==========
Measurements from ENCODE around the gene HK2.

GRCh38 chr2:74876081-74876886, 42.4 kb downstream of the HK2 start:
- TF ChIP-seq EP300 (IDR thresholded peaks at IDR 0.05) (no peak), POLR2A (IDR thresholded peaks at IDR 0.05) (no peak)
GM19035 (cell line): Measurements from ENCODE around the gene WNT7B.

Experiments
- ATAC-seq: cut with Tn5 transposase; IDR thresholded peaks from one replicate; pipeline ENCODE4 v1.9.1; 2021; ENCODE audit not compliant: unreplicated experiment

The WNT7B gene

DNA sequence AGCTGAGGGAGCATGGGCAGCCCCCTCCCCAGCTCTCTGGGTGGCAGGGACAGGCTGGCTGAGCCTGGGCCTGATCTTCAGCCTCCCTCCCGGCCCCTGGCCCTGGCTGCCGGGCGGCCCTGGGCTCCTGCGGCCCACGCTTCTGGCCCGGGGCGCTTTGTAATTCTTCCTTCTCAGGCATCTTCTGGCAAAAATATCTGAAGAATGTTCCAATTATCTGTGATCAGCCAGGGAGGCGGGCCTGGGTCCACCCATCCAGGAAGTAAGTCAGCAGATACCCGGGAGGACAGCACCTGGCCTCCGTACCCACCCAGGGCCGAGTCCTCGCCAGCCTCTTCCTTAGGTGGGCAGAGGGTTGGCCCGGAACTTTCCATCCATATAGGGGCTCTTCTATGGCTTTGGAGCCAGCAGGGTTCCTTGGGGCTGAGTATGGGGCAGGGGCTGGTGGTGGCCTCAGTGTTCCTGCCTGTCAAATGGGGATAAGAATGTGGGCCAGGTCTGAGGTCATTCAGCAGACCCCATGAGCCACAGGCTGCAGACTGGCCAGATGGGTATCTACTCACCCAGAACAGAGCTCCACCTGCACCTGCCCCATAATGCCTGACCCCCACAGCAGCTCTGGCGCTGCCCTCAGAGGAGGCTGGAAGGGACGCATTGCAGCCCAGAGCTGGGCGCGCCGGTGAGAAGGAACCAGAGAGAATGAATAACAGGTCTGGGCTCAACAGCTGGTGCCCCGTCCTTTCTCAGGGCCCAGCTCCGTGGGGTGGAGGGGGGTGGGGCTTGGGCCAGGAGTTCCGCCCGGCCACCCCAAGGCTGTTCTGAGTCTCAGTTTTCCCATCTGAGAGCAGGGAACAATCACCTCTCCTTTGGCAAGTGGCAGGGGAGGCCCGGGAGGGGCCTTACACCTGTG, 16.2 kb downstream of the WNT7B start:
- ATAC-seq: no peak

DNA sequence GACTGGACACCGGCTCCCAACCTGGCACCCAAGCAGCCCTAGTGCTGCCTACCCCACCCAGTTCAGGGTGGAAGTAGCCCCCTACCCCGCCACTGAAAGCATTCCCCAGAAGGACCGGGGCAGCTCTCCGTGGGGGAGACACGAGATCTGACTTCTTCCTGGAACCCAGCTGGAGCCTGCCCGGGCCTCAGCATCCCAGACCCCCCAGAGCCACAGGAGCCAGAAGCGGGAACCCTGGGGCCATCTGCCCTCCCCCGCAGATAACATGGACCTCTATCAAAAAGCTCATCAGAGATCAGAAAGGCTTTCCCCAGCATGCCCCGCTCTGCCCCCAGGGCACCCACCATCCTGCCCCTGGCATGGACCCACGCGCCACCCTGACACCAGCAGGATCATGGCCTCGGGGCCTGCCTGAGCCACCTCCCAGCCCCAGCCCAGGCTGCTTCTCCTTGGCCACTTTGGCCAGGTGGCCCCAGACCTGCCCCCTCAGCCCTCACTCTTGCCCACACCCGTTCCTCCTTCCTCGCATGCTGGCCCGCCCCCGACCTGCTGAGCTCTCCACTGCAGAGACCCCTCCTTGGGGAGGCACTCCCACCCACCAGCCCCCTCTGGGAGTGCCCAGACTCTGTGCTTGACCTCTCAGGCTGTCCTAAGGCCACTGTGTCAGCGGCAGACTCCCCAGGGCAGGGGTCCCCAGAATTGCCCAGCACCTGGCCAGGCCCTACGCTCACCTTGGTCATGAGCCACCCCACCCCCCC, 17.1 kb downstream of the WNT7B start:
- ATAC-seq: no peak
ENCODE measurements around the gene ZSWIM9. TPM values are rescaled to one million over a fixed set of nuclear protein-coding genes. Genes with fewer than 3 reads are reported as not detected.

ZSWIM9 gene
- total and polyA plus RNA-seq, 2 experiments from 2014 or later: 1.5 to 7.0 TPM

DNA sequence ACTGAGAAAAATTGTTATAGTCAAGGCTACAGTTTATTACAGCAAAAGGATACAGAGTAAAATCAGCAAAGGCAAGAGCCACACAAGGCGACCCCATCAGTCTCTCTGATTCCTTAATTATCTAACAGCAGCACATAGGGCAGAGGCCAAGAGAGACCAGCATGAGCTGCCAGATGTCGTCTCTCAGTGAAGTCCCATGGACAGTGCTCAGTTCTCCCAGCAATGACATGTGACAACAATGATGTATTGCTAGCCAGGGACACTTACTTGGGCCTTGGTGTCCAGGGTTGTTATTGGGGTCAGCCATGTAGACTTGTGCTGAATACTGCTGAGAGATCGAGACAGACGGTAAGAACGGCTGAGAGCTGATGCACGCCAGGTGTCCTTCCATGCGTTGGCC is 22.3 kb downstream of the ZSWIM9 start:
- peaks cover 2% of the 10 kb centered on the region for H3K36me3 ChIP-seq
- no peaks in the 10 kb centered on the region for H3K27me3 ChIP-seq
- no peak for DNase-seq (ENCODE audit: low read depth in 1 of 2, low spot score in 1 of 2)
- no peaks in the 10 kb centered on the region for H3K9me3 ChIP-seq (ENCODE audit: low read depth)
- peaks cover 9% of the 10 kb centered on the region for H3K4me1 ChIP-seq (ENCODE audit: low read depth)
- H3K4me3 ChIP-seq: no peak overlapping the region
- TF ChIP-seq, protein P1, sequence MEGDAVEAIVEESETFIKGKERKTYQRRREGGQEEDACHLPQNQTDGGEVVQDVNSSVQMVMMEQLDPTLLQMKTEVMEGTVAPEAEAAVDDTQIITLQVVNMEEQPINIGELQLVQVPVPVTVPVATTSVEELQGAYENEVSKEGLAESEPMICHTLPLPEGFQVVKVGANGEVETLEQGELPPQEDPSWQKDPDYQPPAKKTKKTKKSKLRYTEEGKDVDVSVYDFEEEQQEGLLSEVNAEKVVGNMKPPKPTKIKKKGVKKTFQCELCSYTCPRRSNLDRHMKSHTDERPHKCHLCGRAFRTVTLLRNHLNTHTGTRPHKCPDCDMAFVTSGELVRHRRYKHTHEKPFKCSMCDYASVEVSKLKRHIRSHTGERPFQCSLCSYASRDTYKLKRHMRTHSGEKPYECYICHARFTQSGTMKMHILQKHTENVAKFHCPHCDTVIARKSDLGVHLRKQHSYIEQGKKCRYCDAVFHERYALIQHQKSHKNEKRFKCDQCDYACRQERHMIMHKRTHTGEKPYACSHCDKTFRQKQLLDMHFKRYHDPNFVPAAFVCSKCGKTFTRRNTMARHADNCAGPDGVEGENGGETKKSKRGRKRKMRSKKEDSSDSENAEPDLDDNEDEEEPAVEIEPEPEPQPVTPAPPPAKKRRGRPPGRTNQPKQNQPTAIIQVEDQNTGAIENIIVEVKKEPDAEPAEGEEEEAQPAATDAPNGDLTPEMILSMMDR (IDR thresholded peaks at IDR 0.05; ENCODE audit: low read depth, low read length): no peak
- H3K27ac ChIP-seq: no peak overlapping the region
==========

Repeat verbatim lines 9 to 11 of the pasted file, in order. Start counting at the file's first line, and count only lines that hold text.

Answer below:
- ATAC-seq: no peak

DNA sequence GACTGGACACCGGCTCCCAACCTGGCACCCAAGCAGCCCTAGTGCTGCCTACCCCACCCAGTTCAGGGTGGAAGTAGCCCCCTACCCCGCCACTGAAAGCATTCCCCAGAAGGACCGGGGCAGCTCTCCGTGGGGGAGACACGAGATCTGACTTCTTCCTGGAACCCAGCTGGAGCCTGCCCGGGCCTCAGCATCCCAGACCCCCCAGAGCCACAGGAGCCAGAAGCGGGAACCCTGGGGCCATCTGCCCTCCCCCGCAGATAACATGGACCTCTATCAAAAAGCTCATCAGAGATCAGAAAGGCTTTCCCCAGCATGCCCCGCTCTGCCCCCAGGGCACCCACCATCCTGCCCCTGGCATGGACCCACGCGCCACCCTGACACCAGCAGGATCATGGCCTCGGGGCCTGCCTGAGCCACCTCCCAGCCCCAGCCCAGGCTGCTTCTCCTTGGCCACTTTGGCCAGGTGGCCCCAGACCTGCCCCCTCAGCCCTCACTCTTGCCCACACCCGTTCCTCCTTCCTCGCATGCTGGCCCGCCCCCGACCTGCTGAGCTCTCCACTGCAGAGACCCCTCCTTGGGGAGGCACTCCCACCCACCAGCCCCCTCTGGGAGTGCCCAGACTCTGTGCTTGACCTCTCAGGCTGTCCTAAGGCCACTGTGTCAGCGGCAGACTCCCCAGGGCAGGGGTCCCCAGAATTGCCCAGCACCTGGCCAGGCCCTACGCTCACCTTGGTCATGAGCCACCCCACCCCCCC, 17.1 kb downstream of the WNT7B start:
- ATAC-seq: no peak